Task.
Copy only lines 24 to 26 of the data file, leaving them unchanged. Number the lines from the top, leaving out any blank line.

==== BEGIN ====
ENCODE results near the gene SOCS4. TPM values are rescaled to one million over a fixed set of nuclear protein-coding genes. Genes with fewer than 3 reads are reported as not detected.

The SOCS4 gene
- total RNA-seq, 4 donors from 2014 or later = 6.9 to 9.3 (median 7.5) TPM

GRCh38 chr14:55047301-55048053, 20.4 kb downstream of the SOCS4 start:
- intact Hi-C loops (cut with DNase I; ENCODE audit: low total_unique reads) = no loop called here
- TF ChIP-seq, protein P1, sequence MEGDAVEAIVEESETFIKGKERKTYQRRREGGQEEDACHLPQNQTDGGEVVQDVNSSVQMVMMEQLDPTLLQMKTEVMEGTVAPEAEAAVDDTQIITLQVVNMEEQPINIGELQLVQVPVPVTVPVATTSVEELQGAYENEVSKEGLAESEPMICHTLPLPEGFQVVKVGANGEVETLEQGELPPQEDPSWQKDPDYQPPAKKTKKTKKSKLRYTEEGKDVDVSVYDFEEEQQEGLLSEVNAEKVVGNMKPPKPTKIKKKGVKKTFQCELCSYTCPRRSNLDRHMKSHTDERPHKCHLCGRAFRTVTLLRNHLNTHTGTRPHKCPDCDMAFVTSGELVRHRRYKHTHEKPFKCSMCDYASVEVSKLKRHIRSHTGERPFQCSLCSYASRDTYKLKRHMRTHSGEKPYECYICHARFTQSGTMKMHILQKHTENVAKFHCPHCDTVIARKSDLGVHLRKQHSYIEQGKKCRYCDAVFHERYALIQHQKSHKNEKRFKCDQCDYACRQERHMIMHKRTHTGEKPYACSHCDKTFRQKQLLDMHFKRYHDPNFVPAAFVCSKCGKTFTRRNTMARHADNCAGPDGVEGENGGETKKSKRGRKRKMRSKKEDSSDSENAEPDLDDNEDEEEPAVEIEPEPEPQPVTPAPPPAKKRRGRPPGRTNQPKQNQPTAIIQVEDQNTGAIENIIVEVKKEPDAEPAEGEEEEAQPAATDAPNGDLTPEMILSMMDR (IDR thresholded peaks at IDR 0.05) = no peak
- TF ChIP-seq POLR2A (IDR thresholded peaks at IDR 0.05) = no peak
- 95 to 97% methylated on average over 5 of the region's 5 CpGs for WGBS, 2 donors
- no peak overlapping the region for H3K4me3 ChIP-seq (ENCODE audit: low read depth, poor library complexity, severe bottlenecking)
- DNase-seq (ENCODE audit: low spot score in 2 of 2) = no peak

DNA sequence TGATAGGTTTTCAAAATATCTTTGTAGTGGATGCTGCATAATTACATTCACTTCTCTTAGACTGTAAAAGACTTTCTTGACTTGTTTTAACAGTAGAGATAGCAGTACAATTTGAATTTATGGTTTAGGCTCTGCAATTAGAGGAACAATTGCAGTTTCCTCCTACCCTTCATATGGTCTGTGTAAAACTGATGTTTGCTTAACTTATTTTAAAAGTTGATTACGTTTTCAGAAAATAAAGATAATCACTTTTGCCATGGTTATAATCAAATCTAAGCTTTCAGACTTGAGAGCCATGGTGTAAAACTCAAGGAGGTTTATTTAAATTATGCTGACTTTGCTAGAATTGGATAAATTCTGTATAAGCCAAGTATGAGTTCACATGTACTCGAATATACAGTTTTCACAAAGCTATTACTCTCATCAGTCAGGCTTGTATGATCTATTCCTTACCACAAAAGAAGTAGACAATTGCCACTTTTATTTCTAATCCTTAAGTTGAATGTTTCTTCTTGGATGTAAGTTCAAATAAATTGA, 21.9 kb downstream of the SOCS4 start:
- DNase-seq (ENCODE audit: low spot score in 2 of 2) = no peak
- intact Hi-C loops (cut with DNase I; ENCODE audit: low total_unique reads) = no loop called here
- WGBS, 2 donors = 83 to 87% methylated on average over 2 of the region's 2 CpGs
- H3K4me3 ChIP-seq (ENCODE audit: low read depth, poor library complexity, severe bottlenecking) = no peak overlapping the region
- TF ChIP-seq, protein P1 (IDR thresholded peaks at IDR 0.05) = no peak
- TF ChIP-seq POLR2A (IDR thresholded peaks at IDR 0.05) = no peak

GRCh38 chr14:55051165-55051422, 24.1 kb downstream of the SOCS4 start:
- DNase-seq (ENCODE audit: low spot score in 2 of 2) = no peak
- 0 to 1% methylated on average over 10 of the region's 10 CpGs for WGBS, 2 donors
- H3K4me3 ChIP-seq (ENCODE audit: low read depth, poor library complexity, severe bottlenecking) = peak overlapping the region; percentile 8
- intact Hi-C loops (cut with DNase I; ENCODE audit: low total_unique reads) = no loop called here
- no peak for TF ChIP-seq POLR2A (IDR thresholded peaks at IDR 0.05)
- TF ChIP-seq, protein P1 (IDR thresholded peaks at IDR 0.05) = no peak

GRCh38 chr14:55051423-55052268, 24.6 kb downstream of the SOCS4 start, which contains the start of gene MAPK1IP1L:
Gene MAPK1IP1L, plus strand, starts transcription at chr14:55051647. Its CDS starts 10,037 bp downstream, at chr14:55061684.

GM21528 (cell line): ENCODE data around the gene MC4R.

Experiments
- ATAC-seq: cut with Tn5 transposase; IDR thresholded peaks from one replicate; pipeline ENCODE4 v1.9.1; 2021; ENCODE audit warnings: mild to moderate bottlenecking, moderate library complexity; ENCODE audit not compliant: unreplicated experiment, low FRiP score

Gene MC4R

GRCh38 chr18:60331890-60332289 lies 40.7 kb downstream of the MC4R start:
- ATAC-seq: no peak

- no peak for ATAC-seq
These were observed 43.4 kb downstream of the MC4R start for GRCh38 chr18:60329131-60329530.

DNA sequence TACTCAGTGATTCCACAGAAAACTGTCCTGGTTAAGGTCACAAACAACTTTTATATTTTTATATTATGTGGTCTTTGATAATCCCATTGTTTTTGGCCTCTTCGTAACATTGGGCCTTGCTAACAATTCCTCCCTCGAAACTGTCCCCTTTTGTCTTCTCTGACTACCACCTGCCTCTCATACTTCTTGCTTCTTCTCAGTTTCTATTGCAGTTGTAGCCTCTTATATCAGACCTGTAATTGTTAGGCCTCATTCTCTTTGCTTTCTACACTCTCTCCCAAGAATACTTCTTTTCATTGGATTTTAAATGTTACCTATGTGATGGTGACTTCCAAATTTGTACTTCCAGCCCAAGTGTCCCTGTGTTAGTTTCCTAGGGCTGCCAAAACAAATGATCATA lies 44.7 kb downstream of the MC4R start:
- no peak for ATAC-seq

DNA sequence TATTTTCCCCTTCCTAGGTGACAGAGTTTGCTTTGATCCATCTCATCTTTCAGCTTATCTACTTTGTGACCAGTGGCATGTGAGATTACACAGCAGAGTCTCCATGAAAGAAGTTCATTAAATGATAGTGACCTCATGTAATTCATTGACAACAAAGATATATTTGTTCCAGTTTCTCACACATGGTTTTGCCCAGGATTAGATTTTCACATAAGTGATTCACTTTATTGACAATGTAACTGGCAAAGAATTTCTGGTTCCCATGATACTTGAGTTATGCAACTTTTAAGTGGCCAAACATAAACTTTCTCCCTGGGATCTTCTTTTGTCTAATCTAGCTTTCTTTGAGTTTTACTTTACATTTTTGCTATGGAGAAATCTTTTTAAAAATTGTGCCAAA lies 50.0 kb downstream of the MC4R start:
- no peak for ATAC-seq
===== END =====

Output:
- TF ChIP-seq, protein P1 (IDR thresholded peaks at IDR 0.05) = no peak

GRCh38 chr14:55051423-55052268, 24.6 kb downstream of the SOCS4 start, which contains the start of gene MAPK1IP1L:
Gene MAPK1IP1L, plus strand, starts transcription at chr14:55051647. Its CDS starts 10,037 bp downstream, at chr14:55061684.